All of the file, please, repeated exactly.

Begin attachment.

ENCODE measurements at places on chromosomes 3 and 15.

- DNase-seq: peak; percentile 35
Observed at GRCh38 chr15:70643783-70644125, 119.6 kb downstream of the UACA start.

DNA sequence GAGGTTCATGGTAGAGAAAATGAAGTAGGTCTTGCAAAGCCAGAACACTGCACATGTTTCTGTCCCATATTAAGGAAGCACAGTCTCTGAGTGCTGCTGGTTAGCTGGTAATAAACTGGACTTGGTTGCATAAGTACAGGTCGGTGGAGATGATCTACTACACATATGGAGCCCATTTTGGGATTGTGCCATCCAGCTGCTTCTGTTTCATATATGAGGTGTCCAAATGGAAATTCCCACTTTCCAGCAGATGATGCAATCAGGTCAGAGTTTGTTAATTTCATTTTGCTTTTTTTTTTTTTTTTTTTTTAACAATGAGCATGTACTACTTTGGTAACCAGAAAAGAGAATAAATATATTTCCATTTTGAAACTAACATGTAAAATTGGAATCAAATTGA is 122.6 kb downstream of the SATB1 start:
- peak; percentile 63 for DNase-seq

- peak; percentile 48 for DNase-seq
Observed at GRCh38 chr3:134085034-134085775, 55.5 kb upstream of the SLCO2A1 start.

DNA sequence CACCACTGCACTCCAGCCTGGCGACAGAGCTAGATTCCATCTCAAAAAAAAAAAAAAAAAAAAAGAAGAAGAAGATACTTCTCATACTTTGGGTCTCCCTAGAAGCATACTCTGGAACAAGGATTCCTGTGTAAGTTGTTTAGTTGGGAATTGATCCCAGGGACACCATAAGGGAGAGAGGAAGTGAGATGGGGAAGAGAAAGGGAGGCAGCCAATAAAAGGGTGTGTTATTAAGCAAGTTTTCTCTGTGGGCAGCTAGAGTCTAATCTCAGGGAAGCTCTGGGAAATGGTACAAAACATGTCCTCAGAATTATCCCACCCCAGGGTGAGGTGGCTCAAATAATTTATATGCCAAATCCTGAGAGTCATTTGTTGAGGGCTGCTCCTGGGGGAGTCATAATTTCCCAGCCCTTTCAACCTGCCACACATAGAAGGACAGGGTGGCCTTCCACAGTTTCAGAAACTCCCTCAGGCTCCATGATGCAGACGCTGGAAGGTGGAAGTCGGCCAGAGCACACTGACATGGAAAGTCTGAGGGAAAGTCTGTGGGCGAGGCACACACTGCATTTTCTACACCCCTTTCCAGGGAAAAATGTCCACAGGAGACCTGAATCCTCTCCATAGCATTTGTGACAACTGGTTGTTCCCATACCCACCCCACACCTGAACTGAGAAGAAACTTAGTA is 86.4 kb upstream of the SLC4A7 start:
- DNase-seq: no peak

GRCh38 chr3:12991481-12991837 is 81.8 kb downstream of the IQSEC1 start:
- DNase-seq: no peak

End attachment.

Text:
ENCODE measurements at places on chromosomes 3 and 15.

- DNase-seq: peak; percentile 35
Observed at GRCh38 chr15:70643783-70644125, 119.6 kb downstream of the UACA start.

DNA sequence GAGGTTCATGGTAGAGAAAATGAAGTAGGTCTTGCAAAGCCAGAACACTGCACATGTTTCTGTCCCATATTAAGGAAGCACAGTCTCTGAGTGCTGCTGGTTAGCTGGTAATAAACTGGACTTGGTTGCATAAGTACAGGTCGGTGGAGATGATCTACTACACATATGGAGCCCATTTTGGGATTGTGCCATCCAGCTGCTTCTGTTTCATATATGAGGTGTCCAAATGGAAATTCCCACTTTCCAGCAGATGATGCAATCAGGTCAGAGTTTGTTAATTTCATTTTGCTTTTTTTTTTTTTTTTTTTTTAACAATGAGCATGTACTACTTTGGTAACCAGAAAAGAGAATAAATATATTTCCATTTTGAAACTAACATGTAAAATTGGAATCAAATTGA is 122.6 kb downstream of the SATB1 start:
- peak; percentile 63 for DNase-seq

- peak; percentile 48 for DNase-seq
Observed at GRCh38 chr3:134085034-134085775, 55.5 kb upstream of the SLCO2A1 start.

DNA sequence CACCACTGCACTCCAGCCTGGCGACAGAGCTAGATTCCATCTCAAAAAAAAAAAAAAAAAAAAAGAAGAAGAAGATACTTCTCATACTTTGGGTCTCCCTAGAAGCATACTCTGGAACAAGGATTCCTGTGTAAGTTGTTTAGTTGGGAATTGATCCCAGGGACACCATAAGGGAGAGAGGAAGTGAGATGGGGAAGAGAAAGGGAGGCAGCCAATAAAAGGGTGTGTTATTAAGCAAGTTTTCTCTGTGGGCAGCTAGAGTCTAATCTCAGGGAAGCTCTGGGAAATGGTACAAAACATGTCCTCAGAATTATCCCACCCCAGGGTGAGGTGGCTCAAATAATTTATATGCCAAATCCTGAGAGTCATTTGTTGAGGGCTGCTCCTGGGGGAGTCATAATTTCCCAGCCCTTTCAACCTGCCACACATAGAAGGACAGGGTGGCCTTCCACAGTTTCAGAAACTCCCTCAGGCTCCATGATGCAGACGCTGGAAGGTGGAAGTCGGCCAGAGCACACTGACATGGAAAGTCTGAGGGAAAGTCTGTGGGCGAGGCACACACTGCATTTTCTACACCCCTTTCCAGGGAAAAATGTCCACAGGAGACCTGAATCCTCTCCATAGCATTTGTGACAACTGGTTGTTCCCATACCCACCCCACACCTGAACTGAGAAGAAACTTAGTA is 86.4 kb upstream of the SLC4A7 start:
- DNase-seq: no peak

GRCh38 chr3:12991481-12991837 is 81.8 kb downstream of the IQSEC1 start:
- DNase-seq: no peak